A Personal Perspective: Ayya Jayati’s Bhikkhuni Ordination
Earlier this year I was asked if I would write a message about the experience of my ordination, so here goes….
From a personal perspective Bhikkhuni ordination was something which in my earlier monastic years I had not not even considered as a possibility. The monasteries in England provided a very good training in many ways and there was a strong community of committed nuns and monks living a life of renunciation. I felt very grateful to have found a place with teachings and a style of practice which provided me with the support I needed to live in a way so contrary to the culture I had been conditioned for and felt so clearly wasn’t the way to peace or happiness. At that time I have to admit being unable to really take in the disparity between the genders. It did indeed seem to me like things were “good enough!” (an often used phrase in Amaravati for the practice of contentment) for the purposes of cultivating the path of Dhamma.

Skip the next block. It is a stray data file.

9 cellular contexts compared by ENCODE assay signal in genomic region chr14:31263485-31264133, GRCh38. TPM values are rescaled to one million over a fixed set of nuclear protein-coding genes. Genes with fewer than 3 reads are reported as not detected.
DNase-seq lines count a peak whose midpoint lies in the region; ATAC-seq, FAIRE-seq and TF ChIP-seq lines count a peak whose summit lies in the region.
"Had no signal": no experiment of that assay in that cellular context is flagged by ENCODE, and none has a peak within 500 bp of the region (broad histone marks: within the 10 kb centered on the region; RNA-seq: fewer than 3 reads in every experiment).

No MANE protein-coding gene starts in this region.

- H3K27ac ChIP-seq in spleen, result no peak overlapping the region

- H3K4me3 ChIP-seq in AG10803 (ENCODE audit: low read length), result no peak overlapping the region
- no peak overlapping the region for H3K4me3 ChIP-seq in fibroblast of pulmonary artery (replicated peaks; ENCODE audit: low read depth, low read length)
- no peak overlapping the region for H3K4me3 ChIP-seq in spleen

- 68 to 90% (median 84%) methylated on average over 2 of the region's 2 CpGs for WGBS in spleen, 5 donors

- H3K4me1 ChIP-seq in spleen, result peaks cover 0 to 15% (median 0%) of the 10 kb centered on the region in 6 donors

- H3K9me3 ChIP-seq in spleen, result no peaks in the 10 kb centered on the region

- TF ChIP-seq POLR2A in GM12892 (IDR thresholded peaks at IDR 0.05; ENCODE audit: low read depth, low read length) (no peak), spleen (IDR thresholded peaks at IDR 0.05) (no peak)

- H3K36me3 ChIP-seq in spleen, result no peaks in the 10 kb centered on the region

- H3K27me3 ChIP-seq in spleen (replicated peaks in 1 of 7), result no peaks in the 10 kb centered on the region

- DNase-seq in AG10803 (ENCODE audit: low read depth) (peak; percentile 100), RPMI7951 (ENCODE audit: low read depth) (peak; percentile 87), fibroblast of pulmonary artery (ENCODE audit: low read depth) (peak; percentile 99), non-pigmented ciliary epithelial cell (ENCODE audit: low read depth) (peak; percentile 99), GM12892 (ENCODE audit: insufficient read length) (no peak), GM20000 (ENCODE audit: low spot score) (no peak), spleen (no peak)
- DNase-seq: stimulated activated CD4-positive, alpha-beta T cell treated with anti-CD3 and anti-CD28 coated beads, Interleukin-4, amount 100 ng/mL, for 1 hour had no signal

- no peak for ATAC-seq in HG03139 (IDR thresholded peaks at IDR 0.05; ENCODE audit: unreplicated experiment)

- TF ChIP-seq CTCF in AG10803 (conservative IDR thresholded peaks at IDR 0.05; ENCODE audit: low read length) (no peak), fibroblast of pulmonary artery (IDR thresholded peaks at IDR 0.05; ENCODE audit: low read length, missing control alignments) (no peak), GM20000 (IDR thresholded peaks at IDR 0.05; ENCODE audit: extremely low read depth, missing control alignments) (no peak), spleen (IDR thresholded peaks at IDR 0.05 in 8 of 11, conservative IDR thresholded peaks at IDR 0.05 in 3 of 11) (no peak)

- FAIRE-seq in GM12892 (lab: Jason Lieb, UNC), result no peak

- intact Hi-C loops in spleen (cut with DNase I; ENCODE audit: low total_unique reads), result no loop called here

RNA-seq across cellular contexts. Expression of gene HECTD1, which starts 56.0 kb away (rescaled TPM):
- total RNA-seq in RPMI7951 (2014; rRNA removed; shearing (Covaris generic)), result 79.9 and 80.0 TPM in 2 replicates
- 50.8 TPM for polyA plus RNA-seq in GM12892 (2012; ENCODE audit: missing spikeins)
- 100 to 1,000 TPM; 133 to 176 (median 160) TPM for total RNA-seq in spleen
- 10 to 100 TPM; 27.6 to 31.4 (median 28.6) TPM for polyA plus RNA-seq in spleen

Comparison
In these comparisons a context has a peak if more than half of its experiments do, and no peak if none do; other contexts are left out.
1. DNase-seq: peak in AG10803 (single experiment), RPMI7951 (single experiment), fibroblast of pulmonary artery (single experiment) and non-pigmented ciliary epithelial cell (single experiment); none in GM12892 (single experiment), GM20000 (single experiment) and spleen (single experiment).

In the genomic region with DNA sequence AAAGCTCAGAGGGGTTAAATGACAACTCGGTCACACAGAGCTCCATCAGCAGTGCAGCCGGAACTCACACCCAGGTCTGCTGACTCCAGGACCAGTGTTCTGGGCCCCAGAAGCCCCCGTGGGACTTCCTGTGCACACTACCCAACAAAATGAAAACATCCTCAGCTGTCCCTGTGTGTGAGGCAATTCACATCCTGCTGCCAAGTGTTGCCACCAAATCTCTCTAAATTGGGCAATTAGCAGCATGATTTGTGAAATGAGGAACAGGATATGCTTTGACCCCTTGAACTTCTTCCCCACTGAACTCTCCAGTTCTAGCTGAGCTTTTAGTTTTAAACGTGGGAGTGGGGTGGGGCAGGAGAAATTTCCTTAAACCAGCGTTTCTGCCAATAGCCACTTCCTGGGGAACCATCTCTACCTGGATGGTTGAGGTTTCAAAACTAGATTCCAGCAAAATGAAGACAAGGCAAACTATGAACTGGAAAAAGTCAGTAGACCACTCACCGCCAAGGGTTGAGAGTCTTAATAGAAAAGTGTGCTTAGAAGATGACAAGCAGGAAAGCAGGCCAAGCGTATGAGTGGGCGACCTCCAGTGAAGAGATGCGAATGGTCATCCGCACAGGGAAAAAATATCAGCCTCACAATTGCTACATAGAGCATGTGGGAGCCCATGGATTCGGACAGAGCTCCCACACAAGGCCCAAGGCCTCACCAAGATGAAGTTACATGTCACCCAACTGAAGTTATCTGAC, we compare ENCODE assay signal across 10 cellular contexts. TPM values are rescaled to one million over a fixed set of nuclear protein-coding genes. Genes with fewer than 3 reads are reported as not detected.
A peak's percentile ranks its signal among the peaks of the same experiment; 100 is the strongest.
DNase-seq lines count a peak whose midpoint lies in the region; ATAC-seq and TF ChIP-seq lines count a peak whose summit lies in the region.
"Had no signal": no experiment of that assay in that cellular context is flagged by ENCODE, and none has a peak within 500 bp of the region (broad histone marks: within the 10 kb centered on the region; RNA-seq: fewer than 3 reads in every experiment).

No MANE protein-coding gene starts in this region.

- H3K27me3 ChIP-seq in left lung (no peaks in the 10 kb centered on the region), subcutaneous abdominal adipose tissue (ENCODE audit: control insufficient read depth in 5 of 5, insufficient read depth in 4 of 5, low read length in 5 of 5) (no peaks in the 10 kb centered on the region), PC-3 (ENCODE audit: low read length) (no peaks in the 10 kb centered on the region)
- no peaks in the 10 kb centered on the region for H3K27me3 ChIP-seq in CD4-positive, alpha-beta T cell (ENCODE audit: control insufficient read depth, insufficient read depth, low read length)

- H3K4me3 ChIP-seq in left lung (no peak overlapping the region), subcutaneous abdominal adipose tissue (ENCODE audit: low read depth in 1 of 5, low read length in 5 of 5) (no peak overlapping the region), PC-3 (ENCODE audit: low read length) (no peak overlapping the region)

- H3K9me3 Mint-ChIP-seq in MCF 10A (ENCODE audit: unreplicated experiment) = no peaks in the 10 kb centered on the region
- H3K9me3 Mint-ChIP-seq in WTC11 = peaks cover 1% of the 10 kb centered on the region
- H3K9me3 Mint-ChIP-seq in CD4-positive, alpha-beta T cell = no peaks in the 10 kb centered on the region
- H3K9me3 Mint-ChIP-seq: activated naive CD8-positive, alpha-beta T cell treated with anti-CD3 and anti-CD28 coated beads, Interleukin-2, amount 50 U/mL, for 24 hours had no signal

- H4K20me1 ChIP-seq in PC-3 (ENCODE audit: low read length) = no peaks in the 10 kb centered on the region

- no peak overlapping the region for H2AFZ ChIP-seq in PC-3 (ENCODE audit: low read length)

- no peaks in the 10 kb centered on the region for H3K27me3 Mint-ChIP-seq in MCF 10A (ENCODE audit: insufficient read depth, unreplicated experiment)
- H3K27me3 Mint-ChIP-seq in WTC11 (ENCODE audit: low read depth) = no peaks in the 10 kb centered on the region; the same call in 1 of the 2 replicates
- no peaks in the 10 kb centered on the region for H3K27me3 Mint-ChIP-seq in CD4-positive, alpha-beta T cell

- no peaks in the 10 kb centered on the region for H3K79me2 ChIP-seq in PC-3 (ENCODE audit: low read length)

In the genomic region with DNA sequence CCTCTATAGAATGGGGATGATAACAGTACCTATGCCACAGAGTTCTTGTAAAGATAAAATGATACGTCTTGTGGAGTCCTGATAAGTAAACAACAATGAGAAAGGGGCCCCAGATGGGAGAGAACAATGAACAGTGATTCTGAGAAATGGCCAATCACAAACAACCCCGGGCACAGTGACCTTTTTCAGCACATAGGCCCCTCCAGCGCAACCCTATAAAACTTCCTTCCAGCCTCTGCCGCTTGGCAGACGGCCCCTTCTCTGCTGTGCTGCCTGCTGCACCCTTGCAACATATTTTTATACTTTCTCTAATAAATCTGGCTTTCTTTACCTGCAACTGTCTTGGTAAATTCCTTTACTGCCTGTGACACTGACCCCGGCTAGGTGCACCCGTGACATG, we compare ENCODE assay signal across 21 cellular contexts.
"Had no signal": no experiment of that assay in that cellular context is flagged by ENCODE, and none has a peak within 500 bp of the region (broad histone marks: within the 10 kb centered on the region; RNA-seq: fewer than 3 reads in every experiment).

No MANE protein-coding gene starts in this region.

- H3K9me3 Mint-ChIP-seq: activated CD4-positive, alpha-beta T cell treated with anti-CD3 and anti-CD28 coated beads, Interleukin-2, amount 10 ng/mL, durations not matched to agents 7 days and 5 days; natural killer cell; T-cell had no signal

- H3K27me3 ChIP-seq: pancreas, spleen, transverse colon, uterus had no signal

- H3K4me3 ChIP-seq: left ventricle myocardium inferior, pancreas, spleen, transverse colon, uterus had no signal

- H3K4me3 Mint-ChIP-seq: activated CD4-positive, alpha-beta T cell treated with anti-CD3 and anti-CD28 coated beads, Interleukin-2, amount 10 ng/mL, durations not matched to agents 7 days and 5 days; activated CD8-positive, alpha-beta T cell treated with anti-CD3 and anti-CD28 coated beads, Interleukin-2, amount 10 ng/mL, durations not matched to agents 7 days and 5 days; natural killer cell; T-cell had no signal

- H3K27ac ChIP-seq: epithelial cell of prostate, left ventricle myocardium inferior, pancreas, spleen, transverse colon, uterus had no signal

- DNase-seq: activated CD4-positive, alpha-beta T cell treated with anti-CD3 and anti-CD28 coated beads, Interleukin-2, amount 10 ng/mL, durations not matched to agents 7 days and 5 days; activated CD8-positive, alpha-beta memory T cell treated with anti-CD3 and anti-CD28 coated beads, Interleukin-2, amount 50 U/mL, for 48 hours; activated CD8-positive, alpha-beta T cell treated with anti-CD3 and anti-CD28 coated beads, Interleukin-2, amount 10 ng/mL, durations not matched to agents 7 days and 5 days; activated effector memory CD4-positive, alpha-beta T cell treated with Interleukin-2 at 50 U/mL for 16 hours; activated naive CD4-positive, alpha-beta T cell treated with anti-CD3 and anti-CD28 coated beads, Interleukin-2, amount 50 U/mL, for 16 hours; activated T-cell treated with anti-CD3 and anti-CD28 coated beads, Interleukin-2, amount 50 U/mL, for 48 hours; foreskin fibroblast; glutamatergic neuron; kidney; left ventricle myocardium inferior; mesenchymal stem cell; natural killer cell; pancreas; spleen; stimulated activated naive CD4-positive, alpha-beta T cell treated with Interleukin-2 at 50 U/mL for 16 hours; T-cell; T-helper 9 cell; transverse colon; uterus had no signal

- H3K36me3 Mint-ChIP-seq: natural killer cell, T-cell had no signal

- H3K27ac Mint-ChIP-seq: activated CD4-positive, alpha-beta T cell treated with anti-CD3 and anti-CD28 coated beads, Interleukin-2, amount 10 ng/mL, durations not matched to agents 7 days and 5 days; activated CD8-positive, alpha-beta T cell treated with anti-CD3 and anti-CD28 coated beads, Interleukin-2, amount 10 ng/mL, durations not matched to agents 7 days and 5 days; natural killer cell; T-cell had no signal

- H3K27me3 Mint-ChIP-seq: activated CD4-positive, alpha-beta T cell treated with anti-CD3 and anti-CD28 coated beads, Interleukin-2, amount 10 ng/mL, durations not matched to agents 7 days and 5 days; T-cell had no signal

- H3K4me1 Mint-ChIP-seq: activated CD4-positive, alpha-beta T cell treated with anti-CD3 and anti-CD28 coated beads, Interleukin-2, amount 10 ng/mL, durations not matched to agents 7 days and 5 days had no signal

At the outset, monastic life was a tough journey for me, in those first couple of years especially. We often speak about how kamma ripens for people when they come to the monastery and that was certainly true in my case. I trust that what I learned through my journey will be a resource, which I hope will enable me to be of greater benefit to others who are suffering. I certainly feel very blessed by the wonderful kalyanamittas (Dhamma friends) who were around to guide me and to offer a shoulder of support on the really difficult days. I must here make a special mention for Sister Sumedha without whom I really don’t think I would be here today, thank you dear sister for your boundless patience and truly noble friendship. Also Sister Thitamedha, whose kindness and tender care were truly a blessing. There are so many others I could name here, but these two stand out, both for what they did for me and by the deep impact it had on my sense of things when they, along with many other sisters decided that the only way to maintain their deepest sense of integrity was to take leave of the nuns community and return to lay-life. It was during my third year as an Anagarika (eight precept novice) that there was an insistence for the nuns to agree to a mandate (The Five Points) which would cement their position as sub-ordinate to the Bhikkhu Sangha and deny even the possibility of considering Bhikkhuni ordination. As much has been said on this matter already it is not my intention to go over it all again, I merely wish to offer a personal reflection on why I chose to make the step to join the sisters here in the US.